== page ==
Read an Excerpt
The Night Series
By Lisa Kessler, Alison Blissard, Theresa Marie Cole
Entangled Publishing, LLCCopyright © 2014 Lisa Kessler
All rights reserved.
Blood pooled in the bottom of her mouth. The metallic sweet taste made her wince. She had a habit of gnawing on the inside of her cheek as her aggravation level rose. Judging by the size of the hole in her mouth, she'd already hit DEFCON 3 and rising. Great.
She shook her head with a smirk and rolled her eyes. Oh, she was way past aggravated. She'd moved straight on to pissed.
The heels of her pumps clicked against the cement sidewalk, echoing off the walls of the aging brick buildings clustered together near the beach boardwalk. No tourists in this part of Pacific Beach.
The hollow sound magnified the silence surrounding her.
Muriah La Deaux tossed her head, sending her long dark hair cascading back over her shoulder and giving her a clear view of the abandoned alleyway. As soon as her foot left the curb, the sea breeze took control of her hair again until it veiled her face.
Richard stood her up tonight.
"Bastard," she muttered under her breath. Without slowing her pace, she glanced at her watch. Nearly one in the morning. She never should have waited so long.
She shouldn't have waited at all.
"Oh get over it, Muriah. No one forced you to spend the past four hours sitting in his apartment watching HBO," she groaned, well beyond caring if anyone heard her talking to herself. Why did she keep accepting his apologies, giving him second chances?
The real question was who annoyed her more, Richard or herself.
This wasn't the first time Richard failed to show up to meet her. He always had an excuse, an urgent matter. Apparently she wasn't urgent enough to matter.
Maybe it was time to grow up. Her penchant for bad boys and dead end relationships disguised as freedom was starting to feel pathetic instead of thrilling.
A man dressed in black with a stark white collar stepped out of the shadows, offering her a flyer. "The end is near. The signs are all around us. Is your name written in the Lord's Book? Will your soul be saved?"
"Yes," she answered without hesitation and crossed to the other side of the narrow beach street where the yellow streetlights kept the shadows, and usually the fanatics, at bay.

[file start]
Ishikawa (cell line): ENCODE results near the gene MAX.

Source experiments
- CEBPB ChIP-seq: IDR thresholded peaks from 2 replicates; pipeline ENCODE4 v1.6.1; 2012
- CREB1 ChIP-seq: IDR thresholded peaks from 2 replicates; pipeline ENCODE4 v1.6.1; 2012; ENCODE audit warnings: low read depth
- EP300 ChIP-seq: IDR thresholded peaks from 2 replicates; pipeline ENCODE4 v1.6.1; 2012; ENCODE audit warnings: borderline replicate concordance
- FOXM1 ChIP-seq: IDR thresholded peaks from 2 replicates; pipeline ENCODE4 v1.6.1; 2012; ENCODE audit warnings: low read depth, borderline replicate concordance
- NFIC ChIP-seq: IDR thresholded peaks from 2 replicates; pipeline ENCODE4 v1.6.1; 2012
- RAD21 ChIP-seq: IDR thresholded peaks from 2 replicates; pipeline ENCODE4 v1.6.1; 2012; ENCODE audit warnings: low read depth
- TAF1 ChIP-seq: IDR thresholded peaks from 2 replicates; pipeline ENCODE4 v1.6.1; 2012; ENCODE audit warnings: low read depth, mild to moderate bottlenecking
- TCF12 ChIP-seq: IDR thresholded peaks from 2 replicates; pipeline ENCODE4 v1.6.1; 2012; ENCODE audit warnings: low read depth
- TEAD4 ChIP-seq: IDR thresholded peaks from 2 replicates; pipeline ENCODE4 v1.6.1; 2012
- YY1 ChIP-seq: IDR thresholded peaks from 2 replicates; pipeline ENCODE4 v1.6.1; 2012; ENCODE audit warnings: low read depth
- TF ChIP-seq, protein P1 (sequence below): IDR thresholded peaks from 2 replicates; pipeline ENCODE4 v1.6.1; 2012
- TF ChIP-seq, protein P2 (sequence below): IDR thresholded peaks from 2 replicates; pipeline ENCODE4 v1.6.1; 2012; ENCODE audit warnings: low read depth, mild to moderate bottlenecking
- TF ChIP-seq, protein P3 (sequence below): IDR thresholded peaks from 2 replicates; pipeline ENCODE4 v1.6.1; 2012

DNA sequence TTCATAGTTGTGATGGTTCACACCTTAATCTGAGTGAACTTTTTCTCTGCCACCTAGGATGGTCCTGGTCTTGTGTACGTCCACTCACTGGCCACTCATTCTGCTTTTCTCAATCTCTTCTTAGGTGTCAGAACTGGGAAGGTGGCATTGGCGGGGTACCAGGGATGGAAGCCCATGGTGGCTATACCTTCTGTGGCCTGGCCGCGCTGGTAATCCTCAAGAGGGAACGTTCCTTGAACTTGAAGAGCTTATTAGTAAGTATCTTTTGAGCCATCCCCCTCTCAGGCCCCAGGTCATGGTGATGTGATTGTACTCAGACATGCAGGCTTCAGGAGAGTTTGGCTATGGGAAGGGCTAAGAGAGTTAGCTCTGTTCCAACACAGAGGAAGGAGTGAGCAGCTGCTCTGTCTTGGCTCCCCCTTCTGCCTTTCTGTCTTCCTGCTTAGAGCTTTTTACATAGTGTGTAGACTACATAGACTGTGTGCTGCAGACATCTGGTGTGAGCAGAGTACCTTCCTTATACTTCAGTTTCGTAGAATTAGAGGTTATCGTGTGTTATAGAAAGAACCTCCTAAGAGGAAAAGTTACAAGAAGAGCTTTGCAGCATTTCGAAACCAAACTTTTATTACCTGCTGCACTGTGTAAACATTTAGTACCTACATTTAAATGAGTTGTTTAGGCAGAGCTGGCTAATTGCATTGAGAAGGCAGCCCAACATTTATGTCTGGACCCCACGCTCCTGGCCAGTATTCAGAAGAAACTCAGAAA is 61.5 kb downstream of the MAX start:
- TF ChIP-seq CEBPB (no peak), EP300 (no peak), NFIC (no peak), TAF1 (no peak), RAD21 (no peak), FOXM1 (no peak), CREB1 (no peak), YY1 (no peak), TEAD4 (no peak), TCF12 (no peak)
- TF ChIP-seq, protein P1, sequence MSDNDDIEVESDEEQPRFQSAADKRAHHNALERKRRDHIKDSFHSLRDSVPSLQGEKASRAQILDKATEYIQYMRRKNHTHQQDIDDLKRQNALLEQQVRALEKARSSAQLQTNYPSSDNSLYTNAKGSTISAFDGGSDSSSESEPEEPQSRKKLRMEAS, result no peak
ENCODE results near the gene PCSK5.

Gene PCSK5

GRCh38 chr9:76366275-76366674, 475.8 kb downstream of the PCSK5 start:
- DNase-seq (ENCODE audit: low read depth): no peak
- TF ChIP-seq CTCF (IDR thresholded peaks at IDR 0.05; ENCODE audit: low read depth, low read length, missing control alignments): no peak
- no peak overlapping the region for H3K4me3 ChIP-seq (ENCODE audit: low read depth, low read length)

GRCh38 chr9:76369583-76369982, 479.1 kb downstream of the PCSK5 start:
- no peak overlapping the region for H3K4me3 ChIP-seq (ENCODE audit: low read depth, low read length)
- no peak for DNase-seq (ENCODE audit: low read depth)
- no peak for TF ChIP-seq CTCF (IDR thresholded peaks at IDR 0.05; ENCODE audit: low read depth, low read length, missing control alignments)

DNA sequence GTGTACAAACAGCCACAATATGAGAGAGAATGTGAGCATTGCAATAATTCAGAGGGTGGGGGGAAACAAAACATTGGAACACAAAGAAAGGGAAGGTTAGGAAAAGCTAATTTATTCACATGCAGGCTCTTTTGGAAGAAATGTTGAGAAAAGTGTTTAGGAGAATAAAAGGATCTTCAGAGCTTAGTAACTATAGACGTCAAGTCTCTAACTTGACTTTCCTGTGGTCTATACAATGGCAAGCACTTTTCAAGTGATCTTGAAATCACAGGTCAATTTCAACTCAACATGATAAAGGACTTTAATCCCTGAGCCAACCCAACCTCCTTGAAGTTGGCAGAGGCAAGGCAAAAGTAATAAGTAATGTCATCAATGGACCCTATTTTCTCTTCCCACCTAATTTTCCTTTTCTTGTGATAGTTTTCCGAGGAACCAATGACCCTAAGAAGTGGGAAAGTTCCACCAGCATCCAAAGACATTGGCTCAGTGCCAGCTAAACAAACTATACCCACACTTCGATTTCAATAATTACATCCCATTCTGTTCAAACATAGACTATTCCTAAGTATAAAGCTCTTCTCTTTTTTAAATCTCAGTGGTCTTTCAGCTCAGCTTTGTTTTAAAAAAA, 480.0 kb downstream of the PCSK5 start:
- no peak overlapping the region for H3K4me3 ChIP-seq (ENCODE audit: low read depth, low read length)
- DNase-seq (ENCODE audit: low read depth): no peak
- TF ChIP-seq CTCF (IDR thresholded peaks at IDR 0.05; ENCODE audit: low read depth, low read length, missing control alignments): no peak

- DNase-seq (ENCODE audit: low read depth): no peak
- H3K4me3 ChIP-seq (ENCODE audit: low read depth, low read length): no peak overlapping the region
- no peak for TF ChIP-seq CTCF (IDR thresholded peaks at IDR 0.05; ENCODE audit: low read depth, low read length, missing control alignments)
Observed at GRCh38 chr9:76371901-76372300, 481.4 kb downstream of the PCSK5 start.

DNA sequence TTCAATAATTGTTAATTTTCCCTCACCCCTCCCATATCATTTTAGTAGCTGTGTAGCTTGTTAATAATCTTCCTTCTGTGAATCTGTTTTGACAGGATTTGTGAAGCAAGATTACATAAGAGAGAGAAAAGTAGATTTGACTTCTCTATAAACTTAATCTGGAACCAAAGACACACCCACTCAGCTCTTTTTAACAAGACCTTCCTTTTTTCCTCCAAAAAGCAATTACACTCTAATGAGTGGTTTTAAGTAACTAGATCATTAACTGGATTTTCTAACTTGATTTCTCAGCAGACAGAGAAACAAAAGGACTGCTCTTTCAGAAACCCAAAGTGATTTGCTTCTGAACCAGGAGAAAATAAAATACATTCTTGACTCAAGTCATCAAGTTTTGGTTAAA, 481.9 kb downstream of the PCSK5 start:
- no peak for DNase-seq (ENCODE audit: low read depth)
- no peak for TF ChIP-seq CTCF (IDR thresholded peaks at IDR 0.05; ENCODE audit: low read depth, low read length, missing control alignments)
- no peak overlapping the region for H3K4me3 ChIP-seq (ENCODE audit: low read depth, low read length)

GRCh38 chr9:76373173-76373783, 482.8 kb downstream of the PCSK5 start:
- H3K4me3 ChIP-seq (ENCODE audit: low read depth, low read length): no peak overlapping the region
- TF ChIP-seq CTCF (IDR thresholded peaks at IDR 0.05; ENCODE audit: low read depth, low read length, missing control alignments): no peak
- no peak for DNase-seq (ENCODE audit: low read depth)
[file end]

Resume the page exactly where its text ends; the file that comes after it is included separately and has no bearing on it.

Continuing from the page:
Since the rash of unexplained mass suicides plagued Central America and parts of the southern United States two months ago, the self-proclaimed ministers of doom had been coming out of the woodwork, and they weren't the only ones. Even the mainstream Protestants and Catholics of the world were being strongly encouraged by the clergy to confess and make their souls right with the All Mighty Savior.
The sudden wave of death that swelled out of nowhere disappeared the same way it came. Silently and without warning. But contrary to the preaching of the doomsday ministers, Muriah doubted it had much to do with the end of the world. Strange, unexplained phenomena had been happening for centuries. No denying this one was scary and dangerous, but it was also over.
Just like her relationship with Richard.
She laughed at herself. Relationship. Definitely not what she and Richard shared. More of a convenient friendship with certain intimacies enjoyed on the side. She didn't even know if he dated other women. Knowing him, he probably did, not that it mattered much. She never asked for anything exclusive with any of the men she dated.
The thought of commitment gave her hives ... too real, and much too binding. Way too easy to get yourself hurt. Bad.
But being stood up was getting old. She turned thirty today, and instead of a candlelight birthday dinner with Richard, she spent it alone with his remote control. She didn't need true love, but a guy who called when he ran late wasn't asking too much. Time to stop wasting her life on men like Richard.
He was one of her customers, a collector of rare books and other artifacts. A year ago, he had walked into her bookstore, The Dimension's Den, searching for a certain Mayan codex. He burst through her faded red door oozing with adventure.
Maybe his passion for finding ancient relics had been her downfall.